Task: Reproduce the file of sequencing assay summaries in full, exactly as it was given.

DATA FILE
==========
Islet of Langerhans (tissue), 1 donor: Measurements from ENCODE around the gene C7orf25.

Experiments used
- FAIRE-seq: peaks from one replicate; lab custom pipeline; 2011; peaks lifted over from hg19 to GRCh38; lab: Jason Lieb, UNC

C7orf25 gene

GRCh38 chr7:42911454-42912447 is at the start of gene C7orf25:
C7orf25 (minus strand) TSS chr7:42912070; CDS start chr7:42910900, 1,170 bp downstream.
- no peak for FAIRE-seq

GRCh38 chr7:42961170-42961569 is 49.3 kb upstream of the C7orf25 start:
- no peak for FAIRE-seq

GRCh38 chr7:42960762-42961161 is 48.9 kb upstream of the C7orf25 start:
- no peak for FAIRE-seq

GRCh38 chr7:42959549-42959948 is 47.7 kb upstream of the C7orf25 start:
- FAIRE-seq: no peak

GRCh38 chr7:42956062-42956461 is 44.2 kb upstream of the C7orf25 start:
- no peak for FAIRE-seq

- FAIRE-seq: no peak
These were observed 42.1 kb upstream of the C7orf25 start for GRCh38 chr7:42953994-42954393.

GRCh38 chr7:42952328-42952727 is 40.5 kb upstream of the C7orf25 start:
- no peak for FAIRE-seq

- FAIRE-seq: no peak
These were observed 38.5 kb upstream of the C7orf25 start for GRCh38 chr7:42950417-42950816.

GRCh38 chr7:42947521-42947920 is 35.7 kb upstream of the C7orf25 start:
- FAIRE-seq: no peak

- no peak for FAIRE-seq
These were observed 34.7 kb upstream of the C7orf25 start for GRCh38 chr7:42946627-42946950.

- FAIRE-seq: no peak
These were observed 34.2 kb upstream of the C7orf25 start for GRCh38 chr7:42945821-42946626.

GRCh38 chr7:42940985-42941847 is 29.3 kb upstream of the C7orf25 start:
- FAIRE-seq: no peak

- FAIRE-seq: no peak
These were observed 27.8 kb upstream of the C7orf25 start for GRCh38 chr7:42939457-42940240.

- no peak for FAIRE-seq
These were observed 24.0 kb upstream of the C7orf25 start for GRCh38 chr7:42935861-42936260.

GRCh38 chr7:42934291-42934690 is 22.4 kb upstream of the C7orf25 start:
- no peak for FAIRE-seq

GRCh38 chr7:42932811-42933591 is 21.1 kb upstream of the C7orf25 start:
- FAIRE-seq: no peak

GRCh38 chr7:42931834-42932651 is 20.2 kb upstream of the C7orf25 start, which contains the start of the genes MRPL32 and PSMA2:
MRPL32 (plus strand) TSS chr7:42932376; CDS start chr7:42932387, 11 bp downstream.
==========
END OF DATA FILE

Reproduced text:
Islet of Langerhans (tissue), 1 donor: Measurements from ENCODE around the gene C7orf25.

Experiments used
- FAIRE-seq: peaks from one replicate; lab custom pipeline; 2011; peaks lifted over from hg19 to GRCh38; lab: Jason Lieb, UNC

C7orf25 gene

GRCh38 chr7:42911454-42912447 is at the start of gene C7orf25:
C7orf25 (minus strand) TSS chr7:42912070; CDS start chr7:42910900, 1,170 bp downstream.
- no peak for FAIRE-seq

GRCh38 chr7:42961170-42961569 is 49.3 kb upstream of the C7orf25 start:
- no peak for FAIRE-seq

GRCh38 chr7:42960762-42961161 is 48.9 kb upstream of the C7orf25 start:
- no peak for FAIRE-seq

GRCh38 chr7:42959549-42959948 is 47.7 kb upstream of the C7orf25 start:
- FAIRE-seq: no peak

GRCh38 chr7:42956062-42956461 is 44.2 kb upstream of the C7orf25 start:
- no peak for FAIRE-seq

- FAIRE-seq: no peak
These were observed 42.1 kb upstream of the C7orf25 start for GRCh38 chr7:42953994-42954393.

GRCh38 chr7:42952328-42952727 is 40.5 kb upstream of the C7orf25 start:
- no peak for FAIRE-seq

- FAIRE-seq: no peak
These were observed 38.5 kb upstream of the C7orf25 start for GRCh38 chr7:42950417-42950816.

GRCh38 chr7:42947521-42947920 is 35.7 kb upstream of the C7orf25 start:
- FAIRE-seq: no peak

- no peak for FAIRE-seq
These were observed 34.7 kb upstream of the C7orf25 start for GRCh38 chr7:42946627-42946950.

- FAIRE-seq: no peak
These were observed 34.2 kb upstream of the C7orf25 start for GRCh38 chr7:42945821-42946626.

GRCh38 chr7:42940985-42941847 is 29.3 kb upstream of the C7orf25 start:
- FAIRE-seq: no peak

- FAIRE-seq: no peak
These were observed 27.8 kb upstream of the C7orf25 start for GRCh38 chr7:42939457-42940240.

- no peak for FAIRE-seq
These were observed 24.0 kb upstream of the C7orf25 start for GRCh38 chr7:42935861-42936260.

GRCh38 chr7:42934291-42934690 is 22.4 kb upstream of the C7orf25 start:
- no peak for FAIRE-seq

GRCh38 chr7:42932811-42933591 is 21.1 kb upstream of the C7orf25 start:
- FAIRE-seq: no peak

GRCh38 chr7:42931834-42932651 is 20.2 kb upstream of the C7orf25 start, which contains the start of the genes MRPL32 and PSMA2:
MRPL32 (plus strand) TSS chr7:42932376; CDS start chr7:42932387, 11 bp downstream.